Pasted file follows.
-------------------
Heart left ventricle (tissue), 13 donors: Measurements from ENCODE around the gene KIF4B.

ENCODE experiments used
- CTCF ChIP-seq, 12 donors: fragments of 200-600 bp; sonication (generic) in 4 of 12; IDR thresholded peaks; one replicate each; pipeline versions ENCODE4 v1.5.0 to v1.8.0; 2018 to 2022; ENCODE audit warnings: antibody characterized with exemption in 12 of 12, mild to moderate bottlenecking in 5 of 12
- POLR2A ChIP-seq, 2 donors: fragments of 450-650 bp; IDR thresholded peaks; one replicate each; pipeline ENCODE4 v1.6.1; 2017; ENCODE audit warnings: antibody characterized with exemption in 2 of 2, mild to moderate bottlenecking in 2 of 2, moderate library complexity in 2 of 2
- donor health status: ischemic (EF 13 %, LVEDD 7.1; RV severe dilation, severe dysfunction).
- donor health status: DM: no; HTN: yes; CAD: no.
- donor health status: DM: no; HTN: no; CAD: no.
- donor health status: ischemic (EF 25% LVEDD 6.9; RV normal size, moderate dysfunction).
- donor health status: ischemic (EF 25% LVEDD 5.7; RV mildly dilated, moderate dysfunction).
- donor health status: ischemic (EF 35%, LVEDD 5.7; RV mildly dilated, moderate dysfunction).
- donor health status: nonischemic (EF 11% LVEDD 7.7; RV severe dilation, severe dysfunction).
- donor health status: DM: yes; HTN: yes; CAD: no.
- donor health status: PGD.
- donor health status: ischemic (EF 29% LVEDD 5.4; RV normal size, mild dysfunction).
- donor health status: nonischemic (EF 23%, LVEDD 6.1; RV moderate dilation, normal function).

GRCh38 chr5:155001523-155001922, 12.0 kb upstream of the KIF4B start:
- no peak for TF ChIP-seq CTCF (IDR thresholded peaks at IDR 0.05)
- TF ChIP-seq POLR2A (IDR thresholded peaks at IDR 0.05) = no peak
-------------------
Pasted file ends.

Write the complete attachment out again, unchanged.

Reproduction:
Heart left ventricle (tissue), 13 donors: Measurements from ENCODE around the gene KIF4B.

ENCODE experiments used
- CTCF ChIP-seq, 12 donors: fragments of 200-600 bp; sonication (generic) in 4 of 12; IDR thresholded peaks; one replicate each; pipeline versions ENCODE4 v1.5.0 to v1.8.0; 2018 to 2022; ENCODE audit warnings: antibody characterized with exemption in 12 of 12, mild to moderate bottlenecking in 5 of 12
- POLR2A ChIP-seq, 2 donors: fragments of 450-650 bp; IDR thresholded peaks; one replicate each; pipeline ENCODE4 v1.6.1; 2017; ENCODE audit warnings: antibody characterized with exemption in 2 of 2, mild to moderate bottlenecking in 2 of 2, moderate library complexity in 2 of 2
- donor health status: ischemic (EF 13 %, LVEDD 7.1; RV severe dilation, severe dysfunction).
- donor health status: DM: no; HTN: yes; CAD: no.
- donor health status: DM: no; HTN: no; CAD: no.
- donor health status: ischemic (EF 25% LVEDD 6.9; RV normal size, moderate dysfunction).
- donor health status: ischemic (EF 25% LVEDD 5.7; RV mildly dilated, moderate dysfunction).
- donor health status: ischemic (EF 35%, LVEDD 5.7; RV mildly dilated, moderate dysfunction).
- donor health status: nonischemic (EF 11% LVEDD 7.7; RV severe dilation, severe dysfunction).
- donor health status: DM: yes; HTN: yes; CAD: no.
- donor health status: PGD.
- donor health status: ischemic (EF 29% LVEDD 5.4; RV normal size, mild dysfunction).
- donor health status: nonischemic (EF 23%, LVEDD 6.1; RV moderate dilation, normal function).

GRCh38 chr5:155001523-155001922, 12.0 kb upstream of the KIF4B start:
- no peak for TF ChIP-seq CTCF (IDR thresholded peaks at IDR 0.05)
- TF ChIP-seq POLR2A (IDR thresholded peaks at IDR 0.05) = no peak